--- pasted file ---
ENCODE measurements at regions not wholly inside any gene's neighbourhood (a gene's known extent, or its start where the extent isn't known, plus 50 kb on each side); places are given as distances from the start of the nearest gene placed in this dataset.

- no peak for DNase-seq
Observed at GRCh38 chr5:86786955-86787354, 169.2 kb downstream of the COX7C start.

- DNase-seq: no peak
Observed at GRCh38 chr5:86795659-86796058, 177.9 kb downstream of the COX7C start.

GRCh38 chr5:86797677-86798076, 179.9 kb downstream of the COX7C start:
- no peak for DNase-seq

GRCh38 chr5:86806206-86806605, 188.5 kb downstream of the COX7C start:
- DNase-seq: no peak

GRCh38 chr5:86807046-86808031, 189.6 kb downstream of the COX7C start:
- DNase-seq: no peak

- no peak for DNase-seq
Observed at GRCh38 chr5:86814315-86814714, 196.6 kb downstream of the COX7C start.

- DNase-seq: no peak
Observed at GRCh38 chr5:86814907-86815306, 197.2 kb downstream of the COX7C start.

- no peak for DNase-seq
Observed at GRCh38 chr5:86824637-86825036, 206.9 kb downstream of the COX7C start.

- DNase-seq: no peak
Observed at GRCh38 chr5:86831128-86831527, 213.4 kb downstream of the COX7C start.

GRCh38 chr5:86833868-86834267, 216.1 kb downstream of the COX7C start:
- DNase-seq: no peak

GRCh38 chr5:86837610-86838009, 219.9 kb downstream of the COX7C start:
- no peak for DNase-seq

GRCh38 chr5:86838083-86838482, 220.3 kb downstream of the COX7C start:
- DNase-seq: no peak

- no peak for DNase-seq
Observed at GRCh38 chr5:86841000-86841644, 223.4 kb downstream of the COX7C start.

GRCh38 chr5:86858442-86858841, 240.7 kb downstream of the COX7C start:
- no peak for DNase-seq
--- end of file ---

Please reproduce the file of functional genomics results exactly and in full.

ENCODE measurements at regions not wholly inside any gene's neighbourhood (a gene's known extent, or its start where the extent isn't known, plus 50 kb on each side); places are given as distances from the start of the nearest gene placed in this dataset.

- no peak for DNase-seq
Observed at GRCh38 chr5:86786955-86787354, 169.2 kb downstream of the COX7C start.

- DNase-seq: no peak
Observed at GRCh38 chr5:86795659-86796058, 177.9 kb downstream of the COX7C start.

GRCh38 chr5:86797677-86798076, 179.9 kb downstream of the COX7C start:
- no peak for DNase-seq

GRCh38 chr5:86806206-86806605, 188.5 kb downstream of the COX7C start:
- DNase-seq: no peak

GRCh38 chr5:86807046-86808031, 189.6 kb downstream of the COX7C start:
- DNase-seq: no peak

- no peak for DNase-seq
Observed at GRCh38 chr5:86814315-86814714, 196.6 kb downstream of the COX7C start.

- DNase-seq: no peak
Observed at GRCh38 chr5:86814907-86815306, 197.2 kb downstream of the COX7C start.

- no peak for DNase-seq
Observed at GRCh38 chr5:86824637-86825036, 206.9 kb downstream of the COX7C start.

- DNase-seq: no peak
Observed at GRCh38 chr5:86831128-86831527, 213.4 kb downstream of the COX7C start.

GRCh38 chr5:86833868-86834267, 216.1 kb downstream of the COX7C start:
- DNase-seq: no peak

GRCh38 chr5:86837610-86838009, 219.9 kb downstream of the COX7C start:
- no peak for DNase-seq

GRCh38 chr5:86838083-86838482, 220.3 kb downstream of the COX7C start:
- DNase-seq: no peak

- no peak for DNase-seq
Observed at GRCh38 chr5:86841000-86841644, 223.4 kb downstream of the COX7C start.

GRCh38 chr5:86858442-86858841, 240.7 kb downstream of the COX7C start:
- no peak for DNase-seq